UCROSS — In a tidy, comfortable and joyous setting, about 200 people enjoyed an evening of song, snacks, storytelling and spectacle at the fifth annual community Christmas celebration Saturday at Ucross.
The festivities took place in the Raymond Plank Creative Center at the Park at Ucross. Plank, the founder of the Ucross Foundation and guest of honor, entered a little past 4 p.m. The 95-year-old Plank, who came up with the idea for the Christmas celebration, thoughtfully observed the festivities while smoking a pipe. An exhibit celebrating Plank’s life was also on display around the building’s interior walls.
New York Times bestselling author and Ucross resident Craig Johnson called Plank a living legend and said he couldn’t encapsulate such an extraordinary life in writing.
“It’s always exciting when I get to meet somebody who’s lived as many lives as Raymond,” Johnson said.
Johnson read a new Walt Longmire short story Saturday, titled “The Percentages.” Audience members munched on crackers and cookies, listening attentively as Johnson read about Longmire visiting a coal mine in Gillette to talk with a potential murderer.
The jovial Johnson called Christmas “a magical time when everybody behaves the way they should year-round.”
The celebration began on a musical note. Eleven members of the Buffalo Balladiers, a high school chorus group, performed several Christmas songs, including “The First Noel,” “Winter Wonderland” and “God Rest Ye Merry Gentlemen.”
Mother Nature cooperated this year, with balmy weather Saturday, compared to last year’s subzero temperatures. The evening finished with a fireworks display amid dozens of trees lit up with Christmas lights.
Sen. Bruce Burns, R-Sheridan, oversaw the fireworks display. For Burns, a significant part of Christmas involves entertaining children. He remembered loving Christmas as a child and tries to pass on that joy. Saturday, Burns let kids push the buttons that set off the fireworks, the only fireworks show of the year when he does so.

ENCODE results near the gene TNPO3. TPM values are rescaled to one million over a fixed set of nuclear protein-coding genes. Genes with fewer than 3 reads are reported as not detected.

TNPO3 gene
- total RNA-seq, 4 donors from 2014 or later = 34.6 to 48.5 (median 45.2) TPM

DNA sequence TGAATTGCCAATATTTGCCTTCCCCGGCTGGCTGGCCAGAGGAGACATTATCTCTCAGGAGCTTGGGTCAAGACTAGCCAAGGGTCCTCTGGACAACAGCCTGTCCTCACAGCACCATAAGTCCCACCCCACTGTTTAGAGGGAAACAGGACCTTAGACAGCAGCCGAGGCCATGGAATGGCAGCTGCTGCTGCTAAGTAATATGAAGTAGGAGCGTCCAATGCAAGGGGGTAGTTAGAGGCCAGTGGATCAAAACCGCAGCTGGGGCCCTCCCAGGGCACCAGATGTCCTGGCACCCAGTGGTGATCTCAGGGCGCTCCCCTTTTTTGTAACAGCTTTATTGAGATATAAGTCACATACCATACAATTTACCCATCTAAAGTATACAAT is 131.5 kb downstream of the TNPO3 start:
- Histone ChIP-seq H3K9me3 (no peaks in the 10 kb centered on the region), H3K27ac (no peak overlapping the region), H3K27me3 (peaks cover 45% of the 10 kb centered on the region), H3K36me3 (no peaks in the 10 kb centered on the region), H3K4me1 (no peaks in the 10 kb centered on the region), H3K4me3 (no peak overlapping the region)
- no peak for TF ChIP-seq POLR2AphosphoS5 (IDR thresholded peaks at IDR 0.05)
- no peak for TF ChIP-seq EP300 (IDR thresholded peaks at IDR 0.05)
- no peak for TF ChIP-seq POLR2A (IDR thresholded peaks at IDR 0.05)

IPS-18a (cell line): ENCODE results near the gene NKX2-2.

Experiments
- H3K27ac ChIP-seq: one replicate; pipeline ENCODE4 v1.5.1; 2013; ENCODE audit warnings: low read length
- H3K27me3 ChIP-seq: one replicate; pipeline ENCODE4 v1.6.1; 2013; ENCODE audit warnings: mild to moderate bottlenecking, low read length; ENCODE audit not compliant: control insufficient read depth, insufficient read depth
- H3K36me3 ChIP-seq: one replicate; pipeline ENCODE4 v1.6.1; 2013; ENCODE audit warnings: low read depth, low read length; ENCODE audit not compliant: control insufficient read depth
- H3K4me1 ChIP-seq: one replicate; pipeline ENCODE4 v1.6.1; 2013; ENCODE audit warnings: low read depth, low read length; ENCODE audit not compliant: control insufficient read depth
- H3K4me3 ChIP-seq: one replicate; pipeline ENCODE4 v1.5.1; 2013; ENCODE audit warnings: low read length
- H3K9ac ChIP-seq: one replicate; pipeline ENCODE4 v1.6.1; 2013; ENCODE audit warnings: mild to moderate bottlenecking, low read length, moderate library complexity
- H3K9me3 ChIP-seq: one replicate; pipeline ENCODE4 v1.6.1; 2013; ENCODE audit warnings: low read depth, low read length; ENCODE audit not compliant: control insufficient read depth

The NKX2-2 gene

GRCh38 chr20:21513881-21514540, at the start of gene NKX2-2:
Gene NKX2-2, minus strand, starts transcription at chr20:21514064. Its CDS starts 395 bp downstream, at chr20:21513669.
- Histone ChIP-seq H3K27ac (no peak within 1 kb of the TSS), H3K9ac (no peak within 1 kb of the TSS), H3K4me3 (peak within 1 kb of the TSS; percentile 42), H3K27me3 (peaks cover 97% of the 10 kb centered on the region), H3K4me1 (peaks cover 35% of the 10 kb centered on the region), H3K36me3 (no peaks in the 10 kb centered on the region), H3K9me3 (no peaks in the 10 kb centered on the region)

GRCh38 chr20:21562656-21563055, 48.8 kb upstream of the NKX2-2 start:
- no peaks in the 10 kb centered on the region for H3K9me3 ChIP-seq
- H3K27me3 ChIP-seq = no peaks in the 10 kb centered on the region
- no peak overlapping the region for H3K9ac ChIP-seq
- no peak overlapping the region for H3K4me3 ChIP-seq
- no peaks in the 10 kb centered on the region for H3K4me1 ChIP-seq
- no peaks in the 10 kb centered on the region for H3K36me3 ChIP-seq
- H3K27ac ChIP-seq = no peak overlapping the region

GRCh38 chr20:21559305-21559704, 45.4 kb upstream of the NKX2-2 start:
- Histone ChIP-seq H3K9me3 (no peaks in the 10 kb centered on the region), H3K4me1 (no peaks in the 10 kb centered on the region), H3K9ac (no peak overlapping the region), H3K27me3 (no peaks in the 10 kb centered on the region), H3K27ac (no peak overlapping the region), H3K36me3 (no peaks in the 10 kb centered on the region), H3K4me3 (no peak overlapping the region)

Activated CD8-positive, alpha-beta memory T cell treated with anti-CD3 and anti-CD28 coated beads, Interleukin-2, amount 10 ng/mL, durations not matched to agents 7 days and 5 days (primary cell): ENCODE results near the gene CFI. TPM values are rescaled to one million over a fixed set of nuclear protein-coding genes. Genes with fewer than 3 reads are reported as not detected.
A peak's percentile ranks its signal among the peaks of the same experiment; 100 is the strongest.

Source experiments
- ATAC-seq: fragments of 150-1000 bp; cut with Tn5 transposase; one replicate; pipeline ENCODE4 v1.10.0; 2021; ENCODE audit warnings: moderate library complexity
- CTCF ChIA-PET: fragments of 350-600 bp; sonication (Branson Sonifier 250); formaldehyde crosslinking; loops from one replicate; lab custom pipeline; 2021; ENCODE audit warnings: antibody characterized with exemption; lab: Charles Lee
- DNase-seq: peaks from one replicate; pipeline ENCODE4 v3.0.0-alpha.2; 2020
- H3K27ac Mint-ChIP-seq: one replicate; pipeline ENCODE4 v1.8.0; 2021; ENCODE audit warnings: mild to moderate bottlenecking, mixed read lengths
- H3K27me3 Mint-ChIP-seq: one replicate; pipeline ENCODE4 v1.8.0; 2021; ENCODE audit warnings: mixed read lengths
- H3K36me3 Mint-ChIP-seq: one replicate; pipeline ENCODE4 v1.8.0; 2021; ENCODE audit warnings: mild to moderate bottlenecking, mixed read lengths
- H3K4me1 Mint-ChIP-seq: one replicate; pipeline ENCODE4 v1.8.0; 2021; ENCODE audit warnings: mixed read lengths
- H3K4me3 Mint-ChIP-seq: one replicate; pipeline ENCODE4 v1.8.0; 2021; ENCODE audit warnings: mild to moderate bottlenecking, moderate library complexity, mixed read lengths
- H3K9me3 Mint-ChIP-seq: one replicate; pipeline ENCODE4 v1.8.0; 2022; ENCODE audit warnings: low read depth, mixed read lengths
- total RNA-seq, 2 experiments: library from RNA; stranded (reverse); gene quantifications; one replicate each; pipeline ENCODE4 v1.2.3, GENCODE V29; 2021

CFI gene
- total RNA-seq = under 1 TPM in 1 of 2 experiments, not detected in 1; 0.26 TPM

Burns said the weekend celebration was a nice respite from his legislator duties as co-chairman of the Joint Appropriations Committee. The JAC is in the process of developing and holding hearings for the 2019-20 Wyoming budget. The committee met for five days last week and meets Monday through Friday again this week.
“This is the only reason I came up this weekend,” Burns said. “Otherwise I would’ve just stayed down in Cheyenne.”
Ucross Foundation President Sharon Dynak said the logistics associated with a large gathering were a challenge, but she enjoyed opening up the building for neighbors and friends. Dynak also stated that the foundation plans to continue the annual celebration for years to come, as it puts a nice bow on the end of the year.
Dynak looks at Christmas as a time to remember a spirit of giving. She also thinks back to her childhood and remembers important people in her life, such as her 97-year-old mother.
“We don’t know who’s going to be here with us next year,” Dynak said. “Christmas is just a way of being together with people.”